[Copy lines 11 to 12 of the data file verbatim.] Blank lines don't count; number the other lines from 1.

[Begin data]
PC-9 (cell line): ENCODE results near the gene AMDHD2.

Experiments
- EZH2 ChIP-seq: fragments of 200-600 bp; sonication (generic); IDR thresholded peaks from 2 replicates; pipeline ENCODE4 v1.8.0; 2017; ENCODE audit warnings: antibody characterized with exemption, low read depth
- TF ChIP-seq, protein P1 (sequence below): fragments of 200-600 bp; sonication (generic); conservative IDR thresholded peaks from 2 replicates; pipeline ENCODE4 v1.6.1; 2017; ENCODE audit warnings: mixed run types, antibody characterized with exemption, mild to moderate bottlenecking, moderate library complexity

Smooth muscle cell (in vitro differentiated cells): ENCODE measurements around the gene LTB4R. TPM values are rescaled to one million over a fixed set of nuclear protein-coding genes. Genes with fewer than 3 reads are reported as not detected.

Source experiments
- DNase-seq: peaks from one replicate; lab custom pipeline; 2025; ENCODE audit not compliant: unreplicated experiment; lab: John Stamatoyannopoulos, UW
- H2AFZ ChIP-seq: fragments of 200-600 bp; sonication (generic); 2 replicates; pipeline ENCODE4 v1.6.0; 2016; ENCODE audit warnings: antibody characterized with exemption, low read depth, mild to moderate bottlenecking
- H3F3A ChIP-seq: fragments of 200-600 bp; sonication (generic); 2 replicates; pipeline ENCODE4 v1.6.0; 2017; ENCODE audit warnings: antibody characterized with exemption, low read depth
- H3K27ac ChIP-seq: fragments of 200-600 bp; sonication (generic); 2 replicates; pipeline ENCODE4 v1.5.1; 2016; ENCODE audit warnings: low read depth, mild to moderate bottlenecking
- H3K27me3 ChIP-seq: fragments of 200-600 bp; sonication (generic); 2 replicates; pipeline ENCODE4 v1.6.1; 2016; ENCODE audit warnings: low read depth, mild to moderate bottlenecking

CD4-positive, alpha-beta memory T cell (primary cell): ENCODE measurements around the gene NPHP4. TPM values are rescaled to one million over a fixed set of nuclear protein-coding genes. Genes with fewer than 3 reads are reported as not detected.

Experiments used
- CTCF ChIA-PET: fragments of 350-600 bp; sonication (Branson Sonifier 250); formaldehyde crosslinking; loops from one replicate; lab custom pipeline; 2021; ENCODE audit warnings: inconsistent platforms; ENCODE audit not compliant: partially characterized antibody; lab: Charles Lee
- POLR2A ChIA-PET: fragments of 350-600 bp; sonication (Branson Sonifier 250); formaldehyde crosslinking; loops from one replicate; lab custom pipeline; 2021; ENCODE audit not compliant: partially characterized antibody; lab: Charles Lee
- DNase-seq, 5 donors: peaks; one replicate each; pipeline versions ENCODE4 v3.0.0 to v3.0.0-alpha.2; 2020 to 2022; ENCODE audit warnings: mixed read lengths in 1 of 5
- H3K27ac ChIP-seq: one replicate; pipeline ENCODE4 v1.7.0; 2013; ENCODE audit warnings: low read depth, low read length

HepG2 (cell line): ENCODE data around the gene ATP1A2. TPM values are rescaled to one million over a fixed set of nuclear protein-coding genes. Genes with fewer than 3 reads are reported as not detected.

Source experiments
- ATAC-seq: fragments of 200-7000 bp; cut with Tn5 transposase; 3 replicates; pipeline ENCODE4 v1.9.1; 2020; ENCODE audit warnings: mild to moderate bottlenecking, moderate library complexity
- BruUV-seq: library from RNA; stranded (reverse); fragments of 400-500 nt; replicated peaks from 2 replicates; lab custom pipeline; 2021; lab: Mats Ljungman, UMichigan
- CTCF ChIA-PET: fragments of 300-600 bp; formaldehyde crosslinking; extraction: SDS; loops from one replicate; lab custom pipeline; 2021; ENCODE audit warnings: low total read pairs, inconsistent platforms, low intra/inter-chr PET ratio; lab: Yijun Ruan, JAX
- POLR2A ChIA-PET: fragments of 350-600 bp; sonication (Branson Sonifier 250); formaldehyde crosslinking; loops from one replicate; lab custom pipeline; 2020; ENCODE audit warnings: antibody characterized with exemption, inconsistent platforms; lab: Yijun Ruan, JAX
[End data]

- H3K27me3 ChIP-seq: fragments of 200-600 bp; sonication (generic); 2 replicates; pipeline ENCODE4 v1.6.1; 2016; ENCODE audit warnings: low read depth, mild to moderate bottlenecking

CD4-positive, alpha-beta memory T cell (primary cell): ENCODE measurements around the gene NPHP4. TPM values are rescaled to one million over a fixed set of nuclear protein-coding genes. Genes with fewer than 3 reads are reported as not detected.